Kebara Cave (Hebrew
: מערת כבארה ''Me'arat Kebbara'', Arabic
: مغارة الكبارة ''Mugharat al-Kabara'') is an Israel
i limestone cave
locality in Wadi Kebara, situated at above sea level
on the western escarpment
of the Carmel Range
, in the Ramat HaNadiv
preserve of Zichron Yaakov
The cave was inhabited between 60,000 and 48,000 BP
and is famous for its excavated
finds of hominid
remains, made under the direction of Professor Ofer Bar-Yosef
and Francis Turville-Petre
excavated in the cave in the early 1930s, but by far the most significant discovery made at Kebara Cave was Kebara 2
in 1982, the most complete postcranial Neanderthal skeleton
found to date. Nicknamed "Moshe" and dating to ''circa'' 60,000 BP
, the skeleton preserved a large part of one individual's torso (vertebral column
s and pelvis
). The cranium
and most of the lower limbs were missing. The hyoid bone
was also preserved, and was the first Neanderthal hyoid bone found.
[Mithen, S.(2006). The Singing Neanderthals: The origins of music, language, mind, and body. Cambridge, Massachusetts: Harvard University Press.]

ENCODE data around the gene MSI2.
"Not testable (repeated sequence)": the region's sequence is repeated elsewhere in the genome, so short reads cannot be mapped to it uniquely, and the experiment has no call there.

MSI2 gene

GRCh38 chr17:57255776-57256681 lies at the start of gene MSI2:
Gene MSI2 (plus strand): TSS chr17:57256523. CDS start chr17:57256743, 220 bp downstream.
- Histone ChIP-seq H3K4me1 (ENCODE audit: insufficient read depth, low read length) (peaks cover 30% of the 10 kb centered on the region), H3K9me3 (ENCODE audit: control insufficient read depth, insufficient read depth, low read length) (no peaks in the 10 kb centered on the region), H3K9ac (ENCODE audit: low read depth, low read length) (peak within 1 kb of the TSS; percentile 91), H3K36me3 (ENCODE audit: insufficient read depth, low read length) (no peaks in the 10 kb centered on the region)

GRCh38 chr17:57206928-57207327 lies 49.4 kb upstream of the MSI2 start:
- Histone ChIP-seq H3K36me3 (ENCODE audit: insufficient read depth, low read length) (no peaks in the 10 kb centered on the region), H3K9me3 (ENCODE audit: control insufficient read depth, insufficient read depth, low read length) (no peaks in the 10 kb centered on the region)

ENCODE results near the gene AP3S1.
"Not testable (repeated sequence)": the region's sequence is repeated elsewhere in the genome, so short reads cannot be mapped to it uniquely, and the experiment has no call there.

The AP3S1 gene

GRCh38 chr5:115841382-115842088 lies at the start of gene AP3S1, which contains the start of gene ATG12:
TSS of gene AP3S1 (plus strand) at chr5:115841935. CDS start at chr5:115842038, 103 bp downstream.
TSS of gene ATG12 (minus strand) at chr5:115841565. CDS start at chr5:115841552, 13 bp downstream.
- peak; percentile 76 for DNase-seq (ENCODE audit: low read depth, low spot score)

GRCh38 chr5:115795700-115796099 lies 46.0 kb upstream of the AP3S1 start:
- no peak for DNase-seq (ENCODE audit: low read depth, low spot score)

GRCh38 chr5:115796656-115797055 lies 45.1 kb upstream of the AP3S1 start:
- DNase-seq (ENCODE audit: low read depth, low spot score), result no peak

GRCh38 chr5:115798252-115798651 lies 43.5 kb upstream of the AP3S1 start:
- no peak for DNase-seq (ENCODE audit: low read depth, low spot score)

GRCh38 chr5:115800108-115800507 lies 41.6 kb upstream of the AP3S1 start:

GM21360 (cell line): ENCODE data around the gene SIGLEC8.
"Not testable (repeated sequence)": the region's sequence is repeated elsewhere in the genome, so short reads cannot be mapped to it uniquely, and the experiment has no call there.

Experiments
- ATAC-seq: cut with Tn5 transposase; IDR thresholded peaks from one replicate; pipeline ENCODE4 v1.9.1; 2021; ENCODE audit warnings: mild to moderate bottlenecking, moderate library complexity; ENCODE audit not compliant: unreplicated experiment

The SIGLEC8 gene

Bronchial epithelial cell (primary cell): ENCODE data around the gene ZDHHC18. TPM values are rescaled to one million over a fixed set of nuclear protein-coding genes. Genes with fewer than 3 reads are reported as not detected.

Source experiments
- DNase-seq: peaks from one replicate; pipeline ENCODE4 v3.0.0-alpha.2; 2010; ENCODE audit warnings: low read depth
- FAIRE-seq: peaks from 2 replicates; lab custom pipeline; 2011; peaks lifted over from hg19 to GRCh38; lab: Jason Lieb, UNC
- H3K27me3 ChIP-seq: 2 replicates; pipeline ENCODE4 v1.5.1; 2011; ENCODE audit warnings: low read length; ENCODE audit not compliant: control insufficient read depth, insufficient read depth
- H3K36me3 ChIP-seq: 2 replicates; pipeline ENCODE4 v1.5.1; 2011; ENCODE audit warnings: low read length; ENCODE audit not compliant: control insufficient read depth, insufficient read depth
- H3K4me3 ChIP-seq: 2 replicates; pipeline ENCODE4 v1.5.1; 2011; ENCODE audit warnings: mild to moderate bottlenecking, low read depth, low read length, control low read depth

culture is named after the site.
* Ramat HaNadiv
* Archaeology in Israel
* List of fossil sites
''(with link directory)''
* List of hominid fossils
* List of transitional fossils
* List of notable fossils
* Schick, T. & Stekelis, M. "Mousterian Assemblages in Kebara Cave, Mount Carmel", ''Eretz-Israel'' 13 (1977), pp. 97–150.
* Bar-Yosef, O. & B. Vandermeersch, ''et alii'', "The Excavations in Kebara Cave, Mount Carmel", ''Current Anthropology
'' 33.5 (1992), pp. 497–546.
* Goldberg, P. & Bar-Yosef, O., "Site formation processes in Kebara and Hayonim Caves and their significance in Levantine Prehistoric caves", in T. Akazawa, K. Aoki and O. Bar-Yosef (eds), ''Neandertals and Modern Humans in Western Asia'', New York & London: Plenum Press, 1998, pp.?
* Albert, Rosa M., Steve Weiner, Ofer Bar-Yosef, and Liliane Meignen, "Phytoliths of the Middle Palaeolithic Deposits of Kebara Cave, Mt. Carmel, Israel: Study of the Plant Materials Used for Fuel and Other Purposes", ''Journal of Archaeological Science
'' 27 (2000), pp. 931–947.
* Lev, Efraim, Kislev, Mordechai E. & Bar-Yosef, Ofer, "Mousterian Vegetal Food in Kebara Cave, Mt Carmel", ''Journal of Archaeological Science
'' 32 (2005), pp. 475–484.
- the Rothschild Memorial public gardens at Ramat HaNadiv
preserve the Kebara Cave within their boundaries for visitors
Category:Caves of Israel
Category:Prehistoric sites in Israel
Category:Archaeological type sites